Golden Girl Betty White Turns 90!

Tuesday, January 17th, 2012

Betty White celebrates her 90th birthday today! The Hot in Cleveland star is hot all over the globe these days, hosting Saturday Night Live, making memorable appearances on Community, and stealing scenes from Sandra Bullock in The Proposal. She’s a consummate comedienne with a quick wit that keeps audiences wanting more.

Born January 17, 1922 in Oak Park, Illinois, White got her start in television when the medium first emerged onto the American landscape back in 1939, appearing in a closed circuit presentation of “The Merry Widow” in the Los Angeles Packard Building. A natural from the start, she loved the rush of live television, and when regular programming began she was quickly tapped to be Al Jarvis’ right-hand woman on 1949’s Hollywood on Television, a 5.5 hour/day broadcast for KCLA TV that was largely a televised version of Jarvis’ radio program. White and Jarvis ad-libbed for over 30 hours of airtime/week:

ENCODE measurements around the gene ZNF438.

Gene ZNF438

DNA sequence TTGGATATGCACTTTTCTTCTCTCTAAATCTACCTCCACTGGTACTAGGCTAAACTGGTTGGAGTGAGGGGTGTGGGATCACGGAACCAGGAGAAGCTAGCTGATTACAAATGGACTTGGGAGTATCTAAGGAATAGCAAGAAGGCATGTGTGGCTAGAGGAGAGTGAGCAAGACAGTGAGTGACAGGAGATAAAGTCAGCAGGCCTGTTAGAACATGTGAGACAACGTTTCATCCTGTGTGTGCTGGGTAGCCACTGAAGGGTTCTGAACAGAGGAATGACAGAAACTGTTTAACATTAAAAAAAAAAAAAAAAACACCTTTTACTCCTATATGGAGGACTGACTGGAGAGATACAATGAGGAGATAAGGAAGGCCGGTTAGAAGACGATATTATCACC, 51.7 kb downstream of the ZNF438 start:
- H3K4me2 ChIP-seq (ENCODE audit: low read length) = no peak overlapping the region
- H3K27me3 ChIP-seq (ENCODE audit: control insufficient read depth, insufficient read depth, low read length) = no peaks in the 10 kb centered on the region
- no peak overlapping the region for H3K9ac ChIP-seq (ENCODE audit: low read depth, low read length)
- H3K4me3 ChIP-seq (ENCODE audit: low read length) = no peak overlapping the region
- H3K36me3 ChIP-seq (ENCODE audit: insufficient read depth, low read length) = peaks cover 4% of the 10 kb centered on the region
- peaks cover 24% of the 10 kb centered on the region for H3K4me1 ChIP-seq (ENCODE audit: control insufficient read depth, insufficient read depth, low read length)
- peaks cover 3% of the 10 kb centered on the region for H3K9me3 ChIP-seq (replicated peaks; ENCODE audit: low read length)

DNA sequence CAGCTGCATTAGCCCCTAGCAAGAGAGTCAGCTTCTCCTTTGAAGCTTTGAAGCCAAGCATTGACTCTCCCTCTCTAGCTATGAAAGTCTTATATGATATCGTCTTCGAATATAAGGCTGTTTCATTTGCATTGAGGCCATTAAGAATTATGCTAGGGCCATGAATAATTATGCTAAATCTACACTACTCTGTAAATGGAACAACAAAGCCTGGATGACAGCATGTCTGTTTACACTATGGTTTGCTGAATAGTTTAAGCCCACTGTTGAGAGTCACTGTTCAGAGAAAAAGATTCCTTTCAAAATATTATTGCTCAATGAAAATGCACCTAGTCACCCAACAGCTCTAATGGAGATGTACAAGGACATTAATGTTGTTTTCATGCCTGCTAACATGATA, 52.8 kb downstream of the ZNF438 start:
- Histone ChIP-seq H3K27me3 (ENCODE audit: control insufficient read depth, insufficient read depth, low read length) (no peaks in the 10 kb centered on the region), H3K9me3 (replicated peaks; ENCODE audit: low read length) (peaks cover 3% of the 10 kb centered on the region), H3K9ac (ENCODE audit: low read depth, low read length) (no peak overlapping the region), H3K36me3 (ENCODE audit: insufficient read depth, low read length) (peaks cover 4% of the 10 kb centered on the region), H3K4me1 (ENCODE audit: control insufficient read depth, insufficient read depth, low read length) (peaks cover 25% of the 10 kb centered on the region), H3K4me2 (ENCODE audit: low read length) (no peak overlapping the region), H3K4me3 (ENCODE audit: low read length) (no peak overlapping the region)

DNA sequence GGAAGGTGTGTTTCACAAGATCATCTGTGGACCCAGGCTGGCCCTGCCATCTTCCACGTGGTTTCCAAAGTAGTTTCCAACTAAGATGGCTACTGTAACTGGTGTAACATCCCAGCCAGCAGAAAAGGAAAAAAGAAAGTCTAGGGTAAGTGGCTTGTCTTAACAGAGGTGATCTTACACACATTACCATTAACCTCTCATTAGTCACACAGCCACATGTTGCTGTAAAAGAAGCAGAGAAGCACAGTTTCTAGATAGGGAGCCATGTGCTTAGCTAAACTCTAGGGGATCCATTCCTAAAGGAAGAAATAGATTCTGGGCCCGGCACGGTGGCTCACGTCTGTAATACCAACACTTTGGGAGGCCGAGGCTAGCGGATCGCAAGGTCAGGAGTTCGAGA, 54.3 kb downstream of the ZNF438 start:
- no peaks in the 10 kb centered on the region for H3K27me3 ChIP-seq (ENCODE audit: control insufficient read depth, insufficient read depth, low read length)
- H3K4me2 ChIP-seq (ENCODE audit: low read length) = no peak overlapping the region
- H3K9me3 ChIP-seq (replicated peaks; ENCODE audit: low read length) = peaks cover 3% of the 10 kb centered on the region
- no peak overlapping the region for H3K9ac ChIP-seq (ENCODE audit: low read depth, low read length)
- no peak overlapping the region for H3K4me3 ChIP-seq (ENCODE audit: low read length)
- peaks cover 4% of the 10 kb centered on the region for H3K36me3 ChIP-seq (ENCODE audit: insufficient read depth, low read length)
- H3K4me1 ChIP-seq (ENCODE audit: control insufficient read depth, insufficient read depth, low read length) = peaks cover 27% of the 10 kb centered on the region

In 1951 she starred in the first of what would be three Betty White Shows – this one a short-lived, half hour daytime program. She soon moved on to producing and starring in the 1952 sitcom Life with Elizabeth, and to hosting the second Betty White Show in 1954, a national network show for NBC that aired at noon.

From there, White hosted her first of 20 Rose Parades in 1955. She also spent 10 years hosting the Macy’s Thanksgiving Day Parade with Lorne Greene.

In 1955 White began appearing on television game shows, a pastime dear to her heart. A lover of games since childhood, she enjoyed playing What’s My Line?, Make the Connection, and many other Goodson/Todman games. As fate would have it, she made quite the connection when she appeared on Password and met future husband Allen Ludden, who hosted the program: